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Ancient Villages in Southwestern Iran Produced Pottery


News Category:


 14 March 2004



The first villages in the southwestern Iranian province of Chaharmahal-Bakhtiari are some date abck to 7,000 BCE, results of investigations carried out by Iranian and foreign archaeologists suggest.

Given its geographical position and its location among the provinces of Khuzestan, Fars and Isfahan as well as its natural potentials, the area has long been a civilization hub in Iran. Primitive people were willing to choose the area for their living in view of its abundant water resources, lush jungles and ranches and mountains.

The villages were first sprang up in the fertile plains of the area following a long period of cave-dwelling. The density of the villages was the highest in southeast of the area near what is now the town of Lordegan. Warm weather and fertile farmlands in the Falard and Khan Mirza plains also contributed to formation of permanent human settlements in the area.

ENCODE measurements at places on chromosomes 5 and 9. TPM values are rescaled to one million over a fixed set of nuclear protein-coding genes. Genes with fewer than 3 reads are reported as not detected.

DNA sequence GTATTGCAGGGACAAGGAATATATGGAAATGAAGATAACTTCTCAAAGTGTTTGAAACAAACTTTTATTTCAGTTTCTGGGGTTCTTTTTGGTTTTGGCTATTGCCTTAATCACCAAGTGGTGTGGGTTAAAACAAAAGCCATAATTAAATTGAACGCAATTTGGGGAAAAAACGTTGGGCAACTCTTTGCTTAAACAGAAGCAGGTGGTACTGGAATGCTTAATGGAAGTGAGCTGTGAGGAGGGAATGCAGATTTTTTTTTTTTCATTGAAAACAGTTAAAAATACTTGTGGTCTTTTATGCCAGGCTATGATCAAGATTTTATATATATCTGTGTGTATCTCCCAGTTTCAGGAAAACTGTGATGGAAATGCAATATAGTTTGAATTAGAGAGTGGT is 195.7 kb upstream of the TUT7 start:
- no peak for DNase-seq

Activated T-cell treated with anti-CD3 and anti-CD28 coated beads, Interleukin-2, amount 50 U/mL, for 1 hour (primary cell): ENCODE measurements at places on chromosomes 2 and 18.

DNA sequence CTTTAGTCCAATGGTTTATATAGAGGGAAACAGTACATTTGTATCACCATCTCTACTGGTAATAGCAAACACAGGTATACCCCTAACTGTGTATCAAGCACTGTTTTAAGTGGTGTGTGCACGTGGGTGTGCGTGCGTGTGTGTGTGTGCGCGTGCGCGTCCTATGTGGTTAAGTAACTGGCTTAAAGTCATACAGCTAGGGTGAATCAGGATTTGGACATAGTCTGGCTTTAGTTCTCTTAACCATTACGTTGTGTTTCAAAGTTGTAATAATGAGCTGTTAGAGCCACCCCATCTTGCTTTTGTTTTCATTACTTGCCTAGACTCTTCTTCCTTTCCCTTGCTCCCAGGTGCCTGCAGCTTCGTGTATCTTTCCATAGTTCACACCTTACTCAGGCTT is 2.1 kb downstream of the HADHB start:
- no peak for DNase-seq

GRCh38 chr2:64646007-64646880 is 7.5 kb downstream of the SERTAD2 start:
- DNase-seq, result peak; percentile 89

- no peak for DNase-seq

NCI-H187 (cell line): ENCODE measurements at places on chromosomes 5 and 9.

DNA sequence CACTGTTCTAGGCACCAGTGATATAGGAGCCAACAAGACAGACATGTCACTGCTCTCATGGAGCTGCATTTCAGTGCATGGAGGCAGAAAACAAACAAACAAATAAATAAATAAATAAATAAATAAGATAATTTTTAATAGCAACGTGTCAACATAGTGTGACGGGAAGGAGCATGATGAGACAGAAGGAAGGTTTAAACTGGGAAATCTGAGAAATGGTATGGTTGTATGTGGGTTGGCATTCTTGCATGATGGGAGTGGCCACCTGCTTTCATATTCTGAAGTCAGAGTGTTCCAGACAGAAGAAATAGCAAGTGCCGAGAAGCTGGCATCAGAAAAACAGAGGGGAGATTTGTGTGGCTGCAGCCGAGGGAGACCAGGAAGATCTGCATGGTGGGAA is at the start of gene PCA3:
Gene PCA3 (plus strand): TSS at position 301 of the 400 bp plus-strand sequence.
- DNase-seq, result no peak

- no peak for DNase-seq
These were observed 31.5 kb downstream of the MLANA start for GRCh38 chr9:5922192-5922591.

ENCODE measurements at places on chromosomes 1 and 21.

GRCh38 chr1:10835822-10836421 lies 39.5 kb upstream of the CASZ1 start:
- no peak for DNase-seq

A German team started studies in 1974 in the area, which first revealed its significance in the pre-historic and late Neolithic periods.

Boring pits showed three periods of settlement in the area, all dating back to the 7th millennium B.C. studies carried out on the discovered pottery and tools bore testimony to the fact that they were made locally.

Most of the pottery carried pictures of rows of animals or abnormal human beings, single or double crescents, etc.



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